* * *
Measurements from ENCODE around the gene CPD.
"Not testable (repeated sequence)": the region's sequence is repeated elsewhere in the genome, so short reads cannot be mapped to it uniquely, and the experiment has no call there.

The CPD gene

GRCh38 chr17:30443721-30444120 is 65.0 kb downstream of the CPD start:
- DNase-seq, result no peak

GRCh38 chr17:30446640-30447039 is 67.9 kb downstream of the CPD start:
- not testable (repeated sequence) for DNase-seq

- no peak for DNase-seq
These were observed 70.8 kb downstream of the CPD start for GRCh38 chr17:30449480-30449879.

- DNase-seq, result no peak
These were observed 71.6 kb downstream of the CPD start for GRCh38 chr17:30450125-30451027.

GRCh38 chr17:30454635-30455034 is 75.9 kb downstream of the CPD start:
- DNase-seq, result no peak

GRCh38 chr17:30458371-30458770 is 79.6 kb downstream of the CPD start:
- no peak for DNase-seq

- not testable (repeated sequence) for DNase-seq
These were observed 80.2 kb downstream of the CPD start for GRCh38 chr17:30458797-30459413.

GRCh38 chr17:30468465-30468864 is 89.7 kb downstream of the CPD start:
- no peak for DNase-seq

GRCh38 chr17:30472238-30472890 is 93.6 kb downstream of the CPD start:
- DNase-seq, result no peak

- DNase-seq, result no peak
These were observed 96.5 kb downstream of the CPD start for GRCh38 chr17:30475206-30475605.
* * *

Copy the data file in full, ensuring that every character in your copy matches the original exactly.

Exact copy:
Measurements from ENCODE around the gene CPD.
"Not testable (repeated sequence)": the region's sequence is repeated elsewhere in the genome, so short reads cannot be mapped to it uniquely, and the experiment has no call there.

The CPD gene

GRCh38 chr17:30443721-30444120 is 65.0 kb downstream of the CPD start:
- DNase-seq, result no peak

GRCh38 chr17:30446640-30447039 is 67.9 kb downstream of the CPD start:
- not testable (repeated sequence) for DNase-seq

- no peak for DNase-seq
These were observed 70.8 kb downstream of the CPD start for GRCh38 chr17:30449480-30449879.

- DNase-seq, result no peak
These were observed 71.6 kb downstream of the CPD start for GRCh38 chr17:30450125-30451027.

GRCh38 chr17:30454635-30455034 is 75.9 kb downstream of the CPD start:
- DNase-seq, result no peak

GRCh38 chr17:30458371-30458770 is 79.6 kb downstream of the CPD start:
- no peak for DNase-seq

- not testable (repeated sequence) for DNase-seq
These were observed 80.2 kb downstream of the CPD start for GRCh38 chr17:30458797-30459413.

GRCh38 chr17:30468465-30468864 is 89.7 kb downstream of the CPD start:
- no peak for DNase-seq

GRCh38 chr17:30472238-30472890 is 93.6 kb downstream of the CPD start:
- DNase-seq, result no peak

- DNase-seq, result no peak
These were observed 96.5 kb downstream of the CPD start for GRCh38 chr17:30475206-30475605.